Autoinhibition of neuronal nitric oxide synthase: distinct effects of reactive nitrogen and oxygen species on enzyme activity


Kotsonis, Peter, Frey, Armin, Fröhlich, Lothar G., Hofmann, Heinrich, Reif, Andreas, Wink, David A., Feelisch, Martin and Schmidt, Harald H.H.W. (1999) Autoinhibition of neuronal nitric oxide synthase: distinct effects of reactive nitrogen and oxygen species on enzyme activity. Biochemical Journal, 340, 745-752. (PMID:10359660).

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Description/Abstract

Nitric oxide (NO) synthases (NOSs), which catalyse the oxidation of L-arginine to L-citrulline and an oxide of nitrogen, possibly NO or nitroxyl (NO-), are subject to autoinhibition by a mechanism that has yet to be fully elucidated. In the present study we investigated the actions of NO and other NOS-derived products as possible autoregulators of enzyme activity. With the use of purified NOS-I, L-arginine turnover was found to operate initially at Vmax (0-15 min, phase I) although, despite the presence of excess substrate and cofactors, prolonged catalysis (15-90 min, phase II) was associated with a rapid decline in L-arginine turnover. Taken together, these observations suggested that one or more NOS products inactivate NOS. Indeed, exogenously applied reactive nitrogen oxide species (RNSs) decreased Vmax during phase I, although with different potencies (NO->NO> ONOO-) and efficacies (NO>NO-=ONOO-). The NO scavengers oxyhaemoglobin (HbO2; 100 microM) and 1H-imidazol-1 - yloxy - 2 - (4-carboxyphenyl) - 4,5 - dihydro - 4,4,5,5 - tetramethyl - 3 -oxide (CPTIO; 10 microM) and the ONOO- scavenger GSH (7 mM) had no effect on NOS activity during phase I, except for an endogenous autoinhibitory influence of NO and ONOO-. However, superoxide dismutase (SOD; 300 units/ml), which is thought either to increase the half-life of NO or to convert NO- to NO, lowered Vmax in an NO-dependent manner because this effect was selectively antagonized by HbO2 (100 microM). This latter observation demonstrated the requirement of SOD to reveal endogenous NO-mediated autoinhibition. Importantly, during phase II of catalysis, NOS became uncoupled and began to form H2O2 because catalase, which metabolizes H2O2, increased enzyme activity. Consistent with this, exogenous H2O2 also inhibited NOS activity during phase I. Thus during catalysis NOS is subject to complex autoinhibition by both enzyme-derived RNS and H2O2, differentially affecting enzyme activity.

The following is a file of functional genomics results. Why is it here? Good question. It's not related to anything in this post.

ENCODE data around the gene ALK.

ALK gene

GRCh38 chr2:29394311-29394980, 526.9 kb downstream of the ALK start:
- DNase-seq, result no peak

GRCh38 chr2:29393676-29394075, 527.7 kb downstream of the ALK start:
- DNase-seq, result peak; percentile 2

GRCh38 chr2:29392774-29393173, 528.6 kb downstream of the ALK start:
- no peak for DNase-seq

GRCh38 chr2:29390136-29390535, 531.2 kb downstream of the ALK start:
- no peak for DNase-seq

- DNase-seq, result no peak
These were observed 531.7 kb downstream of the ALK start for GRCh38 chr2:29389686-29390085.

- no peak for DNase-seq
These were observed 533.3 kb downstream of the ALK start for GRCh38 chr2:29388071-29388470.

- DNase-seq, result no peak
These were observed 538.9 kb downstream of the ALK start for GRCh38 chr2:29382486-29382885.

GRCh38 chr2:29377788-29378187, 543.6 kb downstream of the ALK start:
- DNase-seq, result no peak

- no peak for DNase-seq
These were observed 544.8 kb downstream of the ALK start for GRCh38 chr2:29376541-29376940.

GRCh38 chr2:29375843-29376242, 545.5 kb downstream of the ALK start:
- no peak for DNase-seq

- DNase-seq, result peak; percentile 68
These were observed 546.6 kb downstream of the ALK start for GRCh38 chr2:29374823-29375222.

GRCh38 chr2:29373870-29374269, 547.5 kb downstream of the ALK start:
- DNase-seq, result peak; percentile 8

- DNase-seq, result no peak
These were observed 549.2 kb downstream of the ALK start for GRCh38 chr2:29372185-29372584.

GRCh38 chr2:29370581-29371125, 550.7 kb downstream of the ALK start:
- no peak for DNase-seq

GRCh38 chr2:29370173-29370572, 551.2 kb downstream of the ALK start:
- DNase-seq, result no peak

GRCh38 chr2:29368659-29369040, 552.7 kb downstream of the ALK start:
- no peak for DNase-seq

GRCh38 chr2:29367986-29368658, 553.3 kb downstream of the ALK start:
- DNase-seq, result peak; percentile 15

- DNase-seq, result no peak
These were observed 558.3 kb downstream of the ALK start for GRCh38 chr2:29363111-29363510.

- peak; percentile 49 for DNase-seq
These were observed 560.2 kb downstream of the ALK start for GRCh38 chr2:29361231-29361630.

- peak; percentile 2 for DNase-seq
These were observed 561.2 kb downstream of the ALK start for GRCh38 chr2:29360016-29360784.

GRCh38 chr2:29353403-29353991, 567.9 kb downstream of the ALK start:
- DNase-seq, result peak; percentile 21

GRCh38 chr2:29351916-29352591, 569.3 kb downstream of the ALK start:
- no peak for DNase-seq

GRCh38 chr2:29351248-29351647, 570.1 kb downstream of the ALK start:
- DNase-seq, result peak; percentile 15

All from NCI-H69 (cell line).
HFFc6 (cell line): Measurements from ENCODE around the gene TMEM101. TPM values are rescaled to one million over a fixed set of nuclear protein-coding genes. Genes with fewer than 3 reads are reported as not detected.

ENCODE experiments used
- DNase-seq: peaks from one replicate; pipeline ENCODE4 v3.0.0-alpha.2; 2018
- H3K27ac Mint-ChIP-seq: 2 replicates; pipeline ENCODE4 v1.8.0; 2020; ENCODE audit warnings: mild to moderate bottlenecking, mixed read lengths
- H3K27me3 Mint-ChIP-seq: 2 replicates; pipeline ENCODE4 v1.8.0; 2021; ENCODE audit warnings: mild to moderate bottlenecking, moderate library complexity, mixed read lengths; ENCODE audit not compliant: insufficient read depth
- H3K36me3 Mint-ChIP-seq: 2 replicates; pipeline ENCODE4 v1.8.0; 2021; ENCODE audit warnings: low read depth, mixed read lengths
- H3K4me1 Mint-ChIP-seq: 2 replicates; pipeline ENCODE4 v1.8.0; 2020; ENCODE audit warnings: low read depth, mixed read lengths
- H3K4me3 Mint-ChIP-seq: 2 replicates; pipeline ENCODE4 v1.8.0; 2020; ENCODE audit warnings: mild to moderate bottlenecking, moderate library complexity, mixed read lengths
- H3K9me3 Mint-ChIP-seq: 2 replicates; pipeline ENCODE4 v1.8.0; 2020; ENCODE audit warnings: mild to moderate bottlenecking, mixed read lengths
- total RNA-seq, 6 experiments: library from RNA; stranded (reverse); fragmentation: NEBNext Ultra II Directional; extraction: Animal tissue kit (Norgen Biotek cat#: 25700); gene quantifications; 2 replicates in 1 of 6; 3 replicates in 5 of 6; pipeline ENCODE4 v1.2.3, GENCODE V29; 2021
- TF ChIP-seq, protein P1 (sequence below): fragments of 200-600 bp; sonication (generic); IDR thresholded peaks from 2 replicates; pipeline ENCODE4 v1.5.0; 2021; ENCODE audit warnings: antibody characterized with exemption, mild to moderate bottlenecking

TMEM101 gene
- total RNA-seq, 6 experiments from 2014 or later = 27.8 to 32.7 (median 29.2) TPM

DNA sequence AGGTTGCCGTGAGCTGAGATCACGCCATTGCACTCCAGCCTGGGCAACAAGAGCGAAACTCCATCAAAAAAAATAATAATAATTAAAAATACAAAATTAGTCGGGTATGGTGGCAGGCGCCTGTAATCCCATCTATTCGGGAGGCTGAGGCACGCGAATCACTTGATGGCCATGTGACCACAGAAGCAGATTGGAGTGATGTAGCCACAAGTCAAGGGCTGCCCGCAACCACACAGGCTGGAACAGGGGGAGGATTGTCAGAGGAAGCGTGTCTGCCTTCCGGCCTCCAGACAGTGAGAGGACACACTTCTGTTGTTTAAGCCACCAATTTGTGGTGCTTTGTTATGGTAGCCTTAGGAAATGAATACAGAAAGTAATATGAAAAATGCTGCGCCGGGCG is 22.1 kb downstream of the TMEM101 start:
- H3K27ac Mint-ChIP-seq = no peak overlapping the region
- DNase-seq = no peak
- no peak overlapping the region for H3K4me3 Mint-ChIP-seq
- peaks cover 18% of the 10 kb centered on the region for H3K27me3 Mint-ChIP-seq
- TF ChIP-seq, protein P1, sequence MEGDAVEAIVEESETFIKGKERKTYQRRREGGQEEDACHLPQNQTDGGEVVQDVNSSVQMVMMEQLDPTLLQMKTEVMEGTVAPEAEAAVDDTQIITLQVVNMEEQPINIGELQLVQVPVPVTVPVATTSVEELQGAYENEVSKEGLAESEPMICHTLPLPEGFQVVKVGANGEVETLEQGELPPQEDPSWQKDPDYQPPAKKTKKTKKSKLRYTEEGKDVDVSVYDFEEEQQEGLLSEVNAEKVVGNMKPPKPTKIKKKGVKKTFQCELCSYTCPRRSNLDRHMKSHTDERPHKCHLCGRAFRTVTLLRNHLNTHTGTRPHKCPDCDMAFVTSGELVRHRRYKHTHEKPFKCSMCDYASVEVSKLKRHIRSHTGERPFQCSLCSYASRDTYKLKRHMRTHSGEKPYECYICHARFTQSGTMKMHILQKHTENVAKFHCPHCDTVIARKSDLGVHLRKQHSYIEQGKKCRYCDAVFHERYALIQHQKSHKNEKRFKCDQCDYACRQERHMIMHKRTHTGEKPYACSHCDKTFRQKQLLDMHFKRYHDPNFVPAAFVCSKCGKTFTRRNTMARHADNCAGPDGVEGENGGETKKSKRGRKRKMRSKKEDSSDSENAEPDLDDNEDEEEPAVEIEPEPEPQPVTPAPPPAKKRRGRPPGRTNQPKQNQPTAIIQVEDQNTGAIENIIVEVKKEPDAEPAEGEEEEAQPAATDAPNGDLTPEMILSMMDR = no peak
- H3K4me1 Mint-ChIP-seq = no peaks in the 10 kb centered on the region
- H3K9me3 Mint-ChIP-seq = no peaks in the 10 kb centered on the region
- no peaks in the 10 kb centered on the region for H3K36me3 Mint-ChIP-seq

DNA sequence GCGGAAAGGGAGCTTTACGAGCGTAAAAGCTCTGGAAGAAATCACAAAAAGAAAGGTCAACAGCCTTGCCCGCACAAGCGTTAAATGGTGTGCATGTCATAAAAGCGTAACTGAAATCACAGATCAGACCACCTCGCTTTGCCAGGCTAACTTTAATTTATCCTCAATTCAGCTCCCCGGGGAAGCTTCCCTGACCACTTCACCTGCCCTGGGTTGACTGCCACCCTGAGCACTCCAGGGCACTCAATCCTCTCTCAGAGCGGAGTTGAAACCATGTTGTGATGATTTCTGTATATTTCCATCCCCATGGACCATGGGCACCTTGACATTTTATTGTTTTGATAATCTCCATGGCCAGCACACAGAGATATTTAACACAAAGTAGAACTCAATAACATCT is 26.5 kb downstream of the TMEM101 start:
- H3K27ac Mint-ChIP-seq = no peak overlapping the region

Item Type: Article
ISSNs: 0264-6021 (print)
1470-8728 (electronic)
Related URLs:
Keywords: autoregulation, hydrogen peroxide, NOS catalysis
Subjects: Q Science > QP Physiology
Q Science > QR Microbiology > QR180 Immunology
Divisions: Faculty of Medicine > Infection, Inflammation and Immunity
ePrint ID: 337882
Date Deposited: 22 Jun 2012 15:47
Last Modified: 27 Mar 2014 20:21
URI: http://eprints.soton.ac.uk/id/eprint/337882

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